Game Creation with XNA/Basics/Introduction

From Wikibooks, open books for an open world
Jump to navigation Jump to search


Game development is neither easy nor cheap, instead it is a multi-billion dollar, fast growing industry. It is challenging in terms of hardware and software, always using cutting edge technology.

The XBox 360 contains gaming hardware which is among the most sophisticated available. It has a PowerPC-based CPU with 3 cores running at 3.2 GHz with 2 threads each. For graphics it uses a custom ATI Graphics (Xenos) card running at 500 MHz with 48-way parallel floating-point shader pipelines.

Hence, in game development we have already made the paradigm shift away from the single-core single-threaded application, because in the XBox we are dealing with 6 threads running in parallel on the CPU, with 48 threads running in parallel on the GPU and with hundreds of GFLOPS computing power. Therefore, game programming is parallel programming!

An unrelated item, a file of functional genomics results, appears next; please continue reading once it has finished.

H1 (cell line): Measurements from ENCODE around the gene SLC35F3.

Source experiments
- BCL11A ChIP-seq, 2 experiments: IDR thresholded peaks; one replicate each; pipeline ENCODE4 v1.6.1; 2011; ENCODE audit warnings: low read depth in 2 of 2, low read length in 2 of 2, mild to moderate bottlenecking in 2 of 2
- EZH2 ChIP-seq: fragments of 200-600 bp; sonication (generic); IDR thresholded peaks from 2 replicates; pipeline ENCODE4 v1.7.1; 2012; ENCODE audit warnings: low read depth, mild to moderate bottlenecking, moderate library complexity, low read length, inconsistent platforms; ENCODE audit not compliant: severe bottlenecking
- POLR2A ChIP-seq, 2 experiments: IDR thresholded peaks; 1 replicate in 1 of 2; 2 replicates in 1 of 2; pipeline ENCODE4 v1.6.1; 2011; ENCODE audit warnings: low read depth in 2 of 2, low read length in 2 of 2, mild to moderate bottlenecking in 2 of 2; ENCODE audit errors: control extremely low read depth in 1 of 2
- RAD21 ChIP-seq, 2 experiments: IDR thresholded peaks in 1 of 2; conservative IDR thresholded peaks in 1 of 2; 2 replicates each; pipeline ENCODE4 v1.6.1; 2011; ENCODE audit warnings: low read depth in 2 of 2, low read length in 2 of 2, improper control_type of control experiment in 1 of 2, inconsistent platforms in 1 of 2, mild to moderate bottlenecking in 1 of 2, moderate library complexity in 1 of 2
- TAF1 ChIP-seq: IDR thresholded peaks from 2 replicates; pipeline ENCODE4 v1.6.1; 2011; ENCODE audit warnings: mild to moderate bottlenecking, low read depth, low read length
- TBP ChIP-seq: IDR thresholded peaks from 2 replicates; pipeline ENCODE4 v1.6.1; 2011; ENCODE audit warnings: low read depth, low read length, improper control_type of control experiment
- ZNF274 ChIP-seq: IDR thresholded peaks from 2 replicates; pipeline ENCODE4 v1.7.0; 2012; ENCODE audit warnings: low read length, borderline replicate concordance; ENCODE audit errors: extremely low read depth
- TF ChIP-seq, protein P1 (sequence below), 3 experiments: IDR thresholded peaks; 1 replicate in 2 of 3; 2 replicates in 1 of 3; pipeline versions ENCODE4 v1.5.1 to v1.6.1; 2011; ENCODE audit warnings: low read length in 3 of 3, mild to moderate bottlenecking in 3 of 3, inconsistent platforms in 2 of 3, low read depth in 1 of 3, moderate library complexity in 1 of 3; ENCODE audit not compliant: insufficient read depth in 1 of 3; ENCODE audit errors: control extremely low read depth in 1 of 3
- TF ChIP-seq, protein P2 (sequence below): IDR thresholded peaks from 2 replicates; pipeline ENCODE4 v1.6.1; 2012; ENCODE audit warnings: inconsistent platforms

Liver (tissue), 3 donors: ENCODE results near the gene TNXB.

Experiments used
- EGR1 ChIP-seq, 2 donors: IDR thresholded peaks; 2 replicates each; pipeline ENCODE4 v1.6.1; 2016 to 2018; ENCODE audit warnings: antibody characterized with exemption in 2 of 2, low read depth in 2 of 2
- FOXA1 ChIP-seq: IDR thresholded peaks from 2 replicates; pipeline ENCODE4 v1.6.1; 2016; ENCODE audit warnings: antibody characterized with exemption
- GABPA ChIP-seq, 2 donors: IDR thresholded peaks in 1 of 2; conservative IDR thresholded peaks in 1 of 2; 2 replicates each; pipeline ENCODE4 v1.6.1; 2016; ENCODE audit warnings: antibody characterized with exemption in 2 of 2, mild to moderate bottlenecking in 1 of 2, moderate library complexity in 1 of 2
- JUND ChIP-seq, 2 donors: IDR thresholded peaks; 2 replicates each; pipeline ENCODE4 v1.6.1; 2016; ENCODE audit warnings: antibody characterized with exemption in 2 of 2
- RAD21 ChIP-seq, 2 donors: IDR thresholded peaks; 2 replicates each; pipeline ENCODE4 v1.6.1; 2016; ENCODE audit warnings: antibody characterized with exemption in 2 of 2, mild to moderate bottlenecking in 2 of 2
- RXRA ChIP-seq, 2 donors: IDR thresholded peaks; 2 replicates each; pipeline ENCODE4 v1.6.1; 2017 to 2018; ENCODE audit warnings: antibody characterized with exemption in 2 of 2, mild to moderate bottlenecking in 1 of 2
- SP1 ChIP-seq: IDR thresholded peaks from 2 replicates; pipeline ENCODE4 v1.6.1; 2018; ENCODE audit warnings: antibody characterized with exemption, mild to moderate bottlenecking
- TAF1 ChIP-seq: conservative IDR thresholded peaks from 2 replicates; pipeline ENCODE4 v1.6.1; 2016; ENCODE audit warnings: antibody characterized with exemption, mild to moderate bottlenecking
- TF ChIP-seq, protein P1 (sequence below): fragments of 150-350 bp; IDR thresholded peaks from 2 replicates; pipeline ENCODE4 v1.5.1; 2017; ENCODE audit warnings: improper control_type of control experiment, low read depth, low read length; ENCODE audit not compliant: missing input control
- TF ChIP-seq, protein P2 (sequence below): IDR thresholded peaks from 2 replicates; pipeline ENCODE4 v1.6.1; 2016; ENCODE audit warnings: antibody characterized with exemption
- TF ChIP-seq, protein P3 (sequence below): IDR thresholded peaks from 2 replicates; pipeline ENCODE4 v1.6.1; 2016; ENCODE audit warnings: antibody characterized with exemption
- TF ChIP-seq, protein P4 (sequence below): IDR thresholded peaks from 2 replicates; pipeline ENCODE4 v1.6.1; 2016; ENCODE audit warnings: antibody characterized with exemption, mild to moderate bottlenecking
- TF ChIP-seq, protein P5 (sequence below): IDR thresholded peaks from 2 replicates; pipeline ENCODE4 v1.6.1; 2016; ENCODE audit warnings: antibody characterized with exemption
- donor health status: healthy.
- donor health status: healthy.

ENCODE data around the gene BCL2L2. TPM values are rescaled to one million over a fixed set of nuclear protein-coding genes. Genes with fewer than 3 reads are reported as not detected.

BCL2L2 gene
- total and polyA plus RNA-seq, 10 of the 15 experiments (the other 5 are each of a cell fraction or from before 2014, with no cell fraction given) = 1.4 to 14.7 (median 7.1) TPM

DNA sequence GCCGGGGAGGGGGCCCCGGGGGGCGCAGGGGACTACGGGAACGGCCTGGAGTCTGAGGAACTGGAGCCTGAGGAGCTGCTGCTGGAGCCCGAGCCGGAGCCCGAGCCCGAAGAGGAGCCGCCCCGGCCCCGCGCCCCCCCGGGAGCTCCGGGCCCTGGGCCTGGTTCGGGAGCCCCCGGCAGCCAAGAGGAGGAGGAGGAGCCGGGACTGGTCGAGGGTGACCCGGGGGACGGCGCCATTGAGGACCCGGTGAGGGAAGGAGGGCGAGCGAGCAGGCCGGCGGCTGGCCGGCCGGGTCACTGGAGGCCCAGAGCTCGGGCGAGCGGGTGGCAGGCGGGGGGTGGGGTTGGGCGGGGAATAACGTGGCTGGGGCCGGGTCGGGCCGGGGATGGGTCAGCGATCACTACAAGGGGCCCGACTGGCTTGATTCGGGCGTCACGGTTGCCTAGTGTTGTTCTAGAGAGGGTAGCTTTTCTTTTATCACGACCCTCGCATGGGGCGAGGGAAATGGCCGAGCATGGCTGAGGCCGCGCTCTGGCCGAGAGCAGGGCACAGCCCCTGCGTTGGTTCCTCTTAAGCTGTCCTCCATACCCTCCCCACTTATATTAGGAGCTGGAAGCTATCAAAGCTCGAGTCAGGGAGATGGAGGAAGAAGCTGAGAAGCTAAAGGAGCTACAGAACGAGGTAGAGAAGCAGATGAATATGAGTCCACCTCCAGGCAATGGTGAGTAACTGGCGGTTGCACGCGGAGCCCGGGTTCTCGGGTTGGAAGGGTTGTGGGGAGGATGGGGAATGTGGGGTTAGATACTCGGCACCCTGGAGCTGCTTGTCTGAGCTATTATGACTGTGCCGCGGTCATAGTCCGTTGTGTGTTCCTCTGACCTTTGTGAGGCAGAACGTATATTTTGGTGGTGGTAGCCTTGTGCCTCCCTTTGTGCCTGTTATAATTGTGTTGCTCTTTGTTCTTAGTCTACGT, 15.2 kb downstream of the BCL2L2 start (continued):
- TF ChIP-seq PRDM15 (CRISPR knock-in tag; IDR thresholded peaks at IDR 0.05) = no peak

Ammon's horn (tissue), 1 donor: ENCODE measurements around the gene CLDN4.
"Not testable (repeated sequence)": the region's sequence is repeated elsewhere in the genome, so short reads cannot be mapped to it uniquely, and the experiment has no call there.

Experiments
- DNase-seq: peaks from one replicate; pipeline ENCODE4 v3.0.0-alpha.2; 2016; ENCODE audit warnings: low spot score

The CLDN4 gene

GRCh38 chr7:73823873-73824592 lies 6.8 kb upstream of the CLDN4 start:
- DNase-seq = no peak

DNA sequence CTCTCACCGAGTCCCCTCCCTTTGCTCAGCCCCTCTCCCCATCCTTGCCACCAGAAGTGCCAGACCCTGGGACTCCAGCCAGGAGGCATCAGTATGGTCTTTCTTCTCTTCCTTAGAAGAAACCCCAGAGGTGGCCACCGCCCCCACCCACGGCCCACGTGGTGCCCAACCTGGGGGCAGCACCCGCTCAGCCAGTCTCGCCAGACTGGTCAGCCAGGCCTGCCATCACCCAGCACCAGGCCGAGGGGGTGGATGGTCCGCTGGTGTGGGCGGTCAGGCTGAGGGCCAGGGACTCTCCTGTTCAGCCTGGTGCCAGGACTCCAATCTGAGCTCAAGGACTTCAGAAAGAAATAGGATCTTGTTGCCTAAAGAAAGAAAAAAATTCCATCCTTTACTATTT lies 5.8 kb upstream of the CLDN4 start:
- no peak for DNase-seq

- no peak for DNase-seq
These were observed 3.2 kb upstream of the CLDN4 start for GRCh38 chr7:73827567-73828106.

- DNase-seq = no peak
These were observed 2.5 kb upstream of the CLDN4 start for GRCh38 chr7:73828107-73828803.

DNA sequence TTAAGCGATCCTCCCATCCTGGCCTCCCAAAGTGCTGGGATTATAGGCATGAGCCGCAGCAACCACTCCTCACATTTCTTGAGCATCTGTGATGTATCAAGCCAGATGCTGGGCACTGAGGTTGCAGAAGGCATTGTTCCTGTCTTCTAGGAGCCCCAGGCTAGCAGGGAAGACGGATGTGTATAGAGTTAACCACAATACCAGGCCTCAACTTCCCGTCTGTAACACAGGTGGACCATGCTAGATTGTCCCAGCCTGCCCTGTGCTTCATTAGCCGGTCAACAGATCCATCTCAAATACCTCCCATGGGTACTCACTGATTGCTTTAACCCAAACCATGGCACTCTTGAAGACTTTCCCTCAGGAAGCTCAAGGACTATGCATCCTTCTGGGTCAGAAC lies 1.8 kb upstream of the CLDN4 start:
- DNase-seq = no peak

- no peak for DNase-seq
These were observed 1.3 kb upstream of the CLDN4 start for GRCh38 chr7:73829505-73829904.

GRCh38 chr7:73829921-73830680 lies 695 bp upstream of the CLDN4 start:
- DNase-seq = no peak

So how can we learn about game development, how can we get started? Microsoft with the XNA Game Studio and the XNA Framework has made it pretty easy to get started. With openly available components, even a 4th semester student can start writing a 3D race car simulation. A very nice feature of the XNA Game Studio is the fact that you can run the programs not only on the Xbox, but also on the PC, which is very nice for development.

Before we can get started writing code, we need to get our environment set up, install necessary software, including Visual Studio, learn a little about C# and the basics of game programming. Also handling of input devices is covered here.